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 | By Danielle McGrew Tenbusch

When Faith Meets Service

Sacred Heart senior follows God by serving others.

What began as a graduation requirement became a lifelong commitment to service for Sacred Heart Academy senior Sam Powell. While volunteering at a Christmas outreach event in eighth grade, something clicked.

“I watched a family come in without shoes, and all four of them left with boots,” he recalled. “Realizing that at 14 years old, I had the ability to have the impact on my community was just amazing to me. So, from that point, I stopped worrying about getting to 100 [hours required for graduation] ... and just loved being able to be a youth and still being able to have a positive impact in my community.” 

The outreach event was part of his work with the Mount Pleasant Area Community Foundation’s Youth Advisory Committee (YAC), a group of young people who represent each school in Isabella County and meet to review grant applications, receive leadership and philanthropy training and plan community service projects.  

In addition to YAC and various smaller service projects, Sam volunteers as a Vacation Bible School leader at Sacred Heart Parish and at SpringHill Camp, a Christian kids’ summer camp.  

“I have really, really enjoyed just building those relationships with the kids and trying to imagine when I was that kid, what I was going through, and how that smile from an older kid just could absolutely change my day— because I remember that happening for me,” he said. 

Discovering service in Scripture 

Sam’s heart for service is inspired by his parents Rob and Emma, who both work in the nonprofit sector and have sought to raise Sam and their daughter Marilyn with the same commitment.  Their Catholic faith also played a major role in teaching Sam the value of helping others. 

His eighth-grade theology teacher, Steve Sacco, tracked students’ service hours and helped Sam draw a clear connection between his Catholic faith and service. Lee Ann Puhlman, a theology teacher for Sacred Heart Academy’s secondary grades, also helped him continue to understand the importance of the two.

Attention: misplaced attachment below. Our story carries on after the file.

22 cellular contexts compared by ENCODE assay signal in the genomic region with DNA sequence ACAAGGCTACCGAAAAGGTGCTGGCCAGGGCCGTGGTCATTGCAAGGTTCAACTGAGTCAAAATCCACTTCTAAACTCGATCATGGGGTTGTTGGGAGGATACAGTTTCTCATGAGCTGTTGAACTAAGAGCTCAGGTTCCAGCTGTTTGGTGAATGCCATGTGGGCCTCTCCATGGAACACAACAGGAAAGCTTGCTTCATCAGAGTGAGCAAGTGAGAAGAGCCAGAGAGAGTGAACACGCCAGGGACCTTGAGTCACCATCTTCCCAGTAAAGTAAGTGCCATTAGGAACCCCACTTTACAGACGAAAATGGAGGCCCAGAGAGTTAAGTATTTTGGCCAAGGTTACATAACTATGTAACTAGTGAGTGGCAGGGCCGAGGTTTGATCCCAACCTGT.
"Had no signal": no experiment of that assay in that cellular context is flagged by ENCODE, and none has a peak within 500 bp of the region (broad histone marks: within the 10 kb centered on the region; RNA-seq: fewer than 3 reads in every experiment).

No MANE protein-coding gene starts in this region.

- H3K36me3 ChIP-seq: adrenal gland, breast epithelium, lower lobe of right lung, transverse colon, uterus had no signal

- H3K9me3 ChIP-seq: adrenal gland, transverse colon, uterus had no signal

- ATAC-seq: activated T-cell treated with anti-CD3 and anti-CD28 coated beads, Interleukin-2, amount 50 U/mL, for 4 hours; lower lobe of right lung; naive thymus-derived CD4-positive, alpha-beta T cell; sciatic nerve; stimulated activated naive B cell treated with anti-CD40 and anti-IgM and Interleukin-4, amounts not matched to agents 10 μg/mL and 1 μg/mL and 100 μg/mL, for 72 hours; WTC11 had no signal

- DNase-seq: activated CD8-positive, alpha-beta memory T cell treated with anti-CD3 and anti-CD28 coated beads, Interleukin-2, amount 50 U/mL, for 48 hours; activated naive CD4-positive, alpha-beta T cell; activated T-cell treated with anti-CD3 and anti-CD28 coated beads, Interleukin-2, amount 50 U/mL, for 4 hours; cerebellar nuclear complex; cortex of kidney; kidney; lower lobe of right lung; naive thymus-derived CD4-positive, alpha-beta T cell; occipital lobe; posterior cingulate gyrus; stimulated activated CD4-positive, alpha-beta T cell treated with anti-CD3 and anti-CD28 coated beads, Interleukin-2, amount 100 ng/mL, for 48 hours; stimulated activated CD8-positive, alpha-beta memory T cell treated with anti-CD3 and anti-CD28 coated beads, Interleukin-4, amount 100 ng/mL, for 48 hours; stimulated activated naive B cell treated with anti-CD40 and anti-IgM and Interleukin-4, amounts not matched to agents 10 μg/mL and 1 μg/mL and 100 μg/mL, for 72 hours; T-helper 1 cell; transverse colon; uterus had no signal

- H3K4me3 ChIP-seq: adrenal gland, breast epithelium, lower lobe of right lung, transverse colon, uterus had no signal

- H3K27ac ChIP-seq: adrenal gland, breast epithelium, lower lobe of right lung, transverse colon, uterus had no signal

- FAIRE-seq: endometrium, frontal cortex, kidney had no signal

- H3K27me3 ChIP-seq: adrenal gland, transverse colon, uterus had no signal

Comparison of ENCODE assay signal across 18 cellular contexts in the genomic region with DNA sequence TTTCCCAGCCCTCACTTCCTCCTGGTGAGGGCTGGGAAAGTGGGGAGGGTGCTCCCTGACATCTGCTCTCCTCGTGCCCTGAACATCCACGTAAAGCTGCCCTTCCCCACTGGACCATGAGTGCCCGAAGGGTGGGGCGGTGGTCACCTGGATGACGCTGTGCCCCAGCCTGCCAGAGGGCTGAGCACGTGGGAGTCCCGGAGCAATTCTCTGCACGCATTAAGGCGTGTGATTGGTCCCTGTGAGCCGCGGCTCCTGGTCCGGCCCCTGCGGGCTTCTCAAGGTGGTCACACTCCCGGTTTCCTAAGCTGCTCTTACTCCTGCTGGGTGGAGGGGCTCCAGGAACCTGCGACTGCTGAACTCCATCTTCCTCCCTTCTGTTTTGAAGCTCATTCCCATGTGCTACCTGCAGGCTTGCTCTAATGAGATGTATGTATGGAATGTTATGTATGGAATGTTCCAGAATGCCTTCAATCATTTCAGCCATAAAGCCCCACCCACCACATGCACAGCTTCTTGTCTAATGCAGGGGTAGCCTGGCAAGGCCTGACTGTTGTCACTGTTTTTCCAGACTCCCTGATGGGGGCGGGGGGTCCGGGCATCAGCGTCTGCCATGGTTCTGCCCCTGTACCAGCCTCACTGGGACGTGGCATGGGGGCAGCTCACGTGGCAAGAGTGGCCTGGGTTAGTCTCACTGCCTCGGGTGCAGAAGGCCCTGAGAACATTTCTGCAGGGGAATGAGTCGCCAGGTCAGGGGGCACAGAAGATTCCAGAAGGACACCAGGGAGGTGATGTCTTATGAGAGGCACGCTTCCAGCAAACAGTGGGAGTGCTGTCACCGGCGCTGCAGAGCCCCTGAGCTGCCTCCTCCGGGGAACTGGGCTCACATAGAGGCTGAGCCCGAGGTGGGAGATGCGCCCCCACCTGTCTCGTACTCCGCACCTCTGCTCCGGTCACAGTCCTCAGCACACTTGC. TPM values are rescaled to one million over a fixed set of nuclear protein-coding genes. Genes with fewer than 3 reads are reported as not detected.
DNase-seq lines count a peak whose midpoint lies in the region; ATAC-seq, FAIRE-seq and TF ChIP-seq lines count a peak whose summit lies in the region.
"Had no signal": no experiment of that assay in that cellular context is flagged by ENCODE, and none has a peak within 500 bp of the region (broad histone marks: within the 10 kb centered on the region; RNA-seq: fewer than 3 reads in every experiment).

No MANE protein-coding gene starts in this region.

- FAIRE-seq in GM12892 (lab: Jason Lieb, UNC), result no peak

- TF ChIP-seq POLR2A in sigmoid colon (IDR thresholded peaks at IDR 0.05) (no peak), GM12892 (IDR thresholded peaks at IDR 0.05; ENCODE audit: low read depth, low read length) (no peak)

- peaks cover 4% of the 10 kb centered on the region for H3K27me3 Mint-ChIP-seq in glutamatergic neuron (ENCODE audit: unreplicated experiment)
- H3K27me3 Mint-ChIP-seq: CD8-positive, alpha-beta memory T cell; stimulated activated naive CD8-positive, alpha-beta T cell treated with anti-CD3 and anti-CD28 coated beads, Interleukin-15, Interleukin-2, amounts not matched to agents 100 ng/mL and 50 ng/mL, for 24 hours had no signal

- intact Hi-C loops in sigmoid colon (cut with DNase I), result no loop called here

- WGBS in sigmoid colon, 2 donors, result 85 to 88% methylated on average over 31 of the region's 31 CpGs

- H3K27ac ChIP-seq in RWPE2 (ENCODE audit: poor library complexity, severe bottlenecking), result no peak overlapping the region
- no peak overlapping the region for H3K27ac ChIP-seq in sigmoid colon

"(Mrs. Puhlman) guided the class through religious-based discussion on real world events and taught how faith is so much more than time and words but how it is also action. She made me desire to take my own faith and serve my community,” he said. 

Sam’s mother, Emma, believes that having that dedicated class time to discuss and reflect on big questions, such as the struggles people face daily, helped Sam to hear the call to serve others. 

“We're thankful as parents that (students) are being asked to consider those questions in regard to Scripture as well,” she said.

As Sam tried to discern God’s will, he discovered the answer in Scripture. 

“As I started looking at my Bible, there was a clear example of service,” he said. “Service can directly correlate to what God wants from us. I recognize that I am incredibly lucky and incredibly blessed, and (I’m) just trying to use some of that fortune for the betterment of others.” 

This emphasis on service is firmly rooted in the Faith.